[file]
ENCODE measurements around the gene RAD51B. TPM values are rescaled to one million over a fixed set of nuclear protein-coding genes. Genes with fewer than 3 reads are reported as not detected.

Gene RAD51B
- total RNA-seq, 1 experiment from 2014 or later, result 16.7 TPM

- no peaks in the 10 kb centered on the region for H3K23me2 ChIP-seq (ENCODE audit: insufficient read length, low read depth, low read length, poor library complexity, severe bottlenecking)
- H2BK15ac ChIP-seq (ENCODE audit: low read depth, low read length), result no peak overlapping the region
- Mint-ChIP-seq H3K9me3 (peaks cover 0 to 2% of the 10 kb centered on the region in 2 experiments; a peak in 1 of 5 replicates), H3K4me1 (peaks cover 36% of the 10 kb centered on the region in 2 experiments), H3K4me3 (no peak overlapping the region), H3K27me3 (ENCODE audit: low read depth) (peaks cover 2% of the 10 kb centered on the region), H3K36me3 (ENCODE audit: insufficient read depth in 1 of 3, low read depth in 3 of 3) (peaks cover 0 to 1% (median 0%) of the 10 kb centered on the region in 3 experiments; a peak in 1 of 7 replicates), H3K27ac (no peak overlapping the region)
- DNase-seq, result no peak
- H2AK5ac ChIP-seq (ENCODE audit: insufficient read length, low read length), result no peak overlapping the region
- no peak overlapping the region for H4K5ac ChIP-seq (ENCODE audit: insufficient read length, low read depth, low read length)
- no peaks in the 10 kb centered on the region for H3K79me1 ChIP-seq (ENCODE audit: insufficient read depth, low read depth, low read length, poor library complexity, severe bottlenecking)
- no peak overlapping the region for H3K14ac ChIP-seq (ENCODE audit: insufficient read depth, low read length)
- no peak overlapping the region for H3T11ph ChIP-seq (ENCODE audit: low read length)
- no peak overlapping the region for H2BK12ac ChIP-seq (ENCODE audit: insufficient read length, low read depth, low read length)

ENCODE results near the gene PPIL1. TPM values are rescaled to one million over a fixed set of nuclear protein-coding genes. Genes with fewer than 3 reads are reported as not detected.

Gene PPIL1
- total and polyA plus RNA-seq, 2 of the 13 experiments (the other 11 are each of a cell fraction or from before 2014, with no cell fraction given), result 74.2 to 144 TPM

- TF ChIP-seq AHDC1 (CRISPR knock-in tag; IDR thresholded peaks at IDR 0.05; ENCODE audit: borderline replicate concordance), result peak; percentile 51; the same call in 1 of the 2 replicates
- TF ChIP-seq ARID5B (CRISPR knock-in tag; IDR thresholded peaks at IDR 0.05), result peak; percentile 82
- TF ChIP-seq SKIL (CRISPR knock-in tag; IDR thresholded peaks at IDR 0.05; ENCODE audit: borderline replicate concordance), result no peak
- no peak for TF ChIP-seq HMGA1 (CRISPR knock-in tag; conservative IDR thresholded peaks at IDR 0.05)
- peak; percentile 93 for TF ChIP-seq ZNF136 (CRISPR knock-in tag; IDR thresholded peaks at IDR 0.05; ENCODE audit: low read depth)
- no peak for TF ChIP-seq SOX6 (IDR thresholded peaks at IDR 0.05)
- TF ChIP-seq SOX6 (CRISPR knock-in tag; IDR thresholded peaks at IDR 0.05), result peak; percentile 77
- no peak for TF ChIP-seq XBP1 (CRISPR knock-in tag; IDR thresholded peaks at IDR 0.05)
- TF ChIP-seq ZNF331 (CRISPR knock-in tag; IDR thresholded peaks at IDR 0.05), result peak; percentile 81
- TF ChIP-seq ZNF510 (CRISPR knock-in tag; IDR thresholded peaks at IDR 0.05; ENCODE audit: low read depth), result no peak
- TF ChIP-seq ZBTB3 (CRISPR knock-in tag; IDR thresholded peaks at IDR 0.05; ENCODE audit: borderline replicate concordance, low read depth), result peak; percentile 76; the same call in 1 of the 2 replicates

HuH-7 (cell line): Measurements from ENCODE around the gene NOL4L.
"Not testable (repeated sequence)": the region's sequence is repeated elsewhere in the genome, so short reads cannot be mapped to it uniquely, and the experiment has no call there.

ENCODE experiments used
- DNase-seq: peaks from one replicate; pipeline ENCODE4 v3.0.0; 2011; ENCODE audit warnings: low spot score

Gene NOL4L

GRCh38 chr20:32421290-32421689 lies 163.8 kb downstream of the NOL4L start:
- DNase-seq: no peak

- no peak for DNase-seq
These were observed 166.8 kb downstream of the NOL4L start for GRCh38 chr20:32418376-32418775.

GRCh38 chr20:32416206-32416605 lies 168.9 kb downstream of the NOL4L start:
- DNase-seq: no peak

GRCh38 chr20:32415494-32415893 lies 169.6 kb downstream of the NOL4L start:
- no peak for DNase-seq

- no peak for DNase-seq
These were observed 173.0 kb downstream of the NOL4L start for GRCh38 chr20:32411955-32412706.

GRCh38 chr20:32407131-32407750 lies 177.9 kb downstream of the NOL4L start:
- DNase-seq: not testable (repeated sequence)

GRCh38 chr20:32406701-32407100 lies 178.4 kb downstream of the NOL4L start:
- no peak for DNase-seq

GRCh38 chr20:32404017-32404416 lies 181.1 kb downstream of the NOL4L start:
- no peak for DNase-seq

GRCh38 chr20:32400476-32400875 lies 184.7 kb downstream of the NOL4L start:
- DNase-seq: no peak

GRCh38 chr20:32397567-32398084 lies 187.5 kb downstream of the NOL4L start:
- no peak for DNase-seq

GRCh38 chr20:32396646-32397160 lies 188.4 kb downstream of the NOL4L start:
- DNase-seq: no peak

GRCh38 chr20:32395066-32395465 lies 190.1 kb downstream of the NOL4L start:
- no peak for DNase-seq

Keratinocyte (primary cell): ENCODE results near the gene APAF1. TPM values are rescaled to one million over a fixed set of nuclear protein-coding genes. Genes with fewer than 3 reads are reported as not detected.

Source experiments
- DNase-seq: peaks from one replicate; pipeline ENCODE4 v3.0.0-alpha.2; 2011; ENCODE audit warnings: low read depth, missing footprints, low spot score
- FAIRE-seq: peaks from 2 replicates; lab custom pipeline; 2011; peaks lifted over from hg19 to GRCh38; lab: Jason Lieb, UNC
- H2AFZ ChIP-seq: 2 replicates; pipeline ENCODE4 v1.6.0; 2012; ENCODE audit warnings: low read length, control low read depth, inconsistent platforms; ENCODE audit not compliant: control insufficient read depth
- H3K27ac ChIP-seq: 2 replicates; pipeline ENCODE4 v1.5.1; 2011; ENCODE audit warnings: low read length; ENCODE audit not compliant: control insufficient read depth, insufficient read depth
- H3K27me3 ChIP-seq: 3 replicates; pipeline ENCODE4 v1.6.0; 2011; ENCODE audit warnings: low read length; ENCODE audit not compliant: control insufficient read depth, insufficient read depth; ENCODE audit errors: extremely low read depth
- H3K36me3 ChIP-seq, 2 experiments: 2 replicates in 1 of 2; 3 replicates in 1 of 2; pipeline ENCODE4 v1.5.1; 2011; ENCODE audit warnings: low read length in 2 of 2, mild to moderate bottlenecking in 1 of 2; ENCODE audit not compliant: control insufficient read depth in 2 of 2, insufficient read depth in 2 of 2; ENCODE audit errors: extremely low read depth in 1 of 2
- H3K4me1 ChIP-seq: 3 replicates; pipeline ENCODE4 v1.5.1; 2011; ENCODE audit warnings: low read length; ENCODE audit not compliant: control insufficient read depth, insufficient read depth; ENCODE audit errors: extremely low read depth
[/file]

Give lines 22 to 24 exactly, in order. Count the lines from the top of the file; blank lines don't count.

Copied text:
- no peak for TF ChIP-seq SOX6 (IDR thresholded peaks at IDR 0.05)
- TF ChIP-seq SOX6 (CRISPR knock-in tag; IDR thresholded peaks at IDR 0.05), result peak; percentile 77
- no peak for TF ChIP-seq XBP1 (CRISPR knock-in tag; IDR thresholded peaks at IDR 0.05)